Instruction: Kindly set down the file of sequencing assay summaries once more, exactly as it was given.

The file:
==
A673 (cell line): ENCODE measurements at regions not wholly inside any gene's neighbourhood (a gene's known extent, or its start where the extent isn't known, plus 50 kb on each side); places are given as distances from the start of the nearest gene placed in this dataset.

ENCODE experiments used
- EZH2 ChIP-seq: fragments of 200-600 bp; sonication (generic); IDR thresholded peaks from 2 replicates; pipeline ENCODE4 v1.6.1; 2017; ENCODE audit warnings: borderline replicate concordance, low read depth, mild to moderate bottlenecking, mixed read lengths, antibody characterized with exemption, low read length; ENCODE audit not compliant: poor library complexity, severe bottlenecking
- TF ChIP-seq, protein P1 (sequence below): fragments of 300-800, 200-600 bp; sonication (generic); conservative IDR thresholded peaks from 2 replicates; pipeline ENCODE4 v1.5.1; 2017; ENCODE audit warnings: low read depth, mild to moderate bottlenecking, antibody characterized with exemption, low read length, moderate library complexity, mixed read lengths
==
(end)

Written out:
A673 (cell line): ENCODE measurements at regions not wholly inside any gene's neighbourhood (a gene's known extent, or its start where the extent isn't known, plus 50 kb on each side); places are given as distances from the start of the nearest gene placed in this dataset.

ENCODE experiments used
- EZH2 ChIP-seq: fragments of 200-600 bp; sonication (generic); IDR thresholded peaks from 2 replicates; pipeline ENCODE4 v1.6.1; 2017; ENCODE audit warnings: borderline replicate concordance, low read depth, mild to moderate bottlenecking, mixed read lengths, antibody characterized with exemption, low read length; ENCODE audit not compliant: poor library complexity, severe bottlenecking
- TF ChIP-seq, protein P1 (sequence below): fragments of 300-800, 200-600 bp; sonication (generic); conservative IDR thresholded peaks from 2 replicates; pipeline ENCODE4 v1.5.1; 2017; ENCODE audit warnings: low read depth, mild to moderate bottlenecking, antibody characterized with exemption, low read length, moderate library complexity, mixed read lengths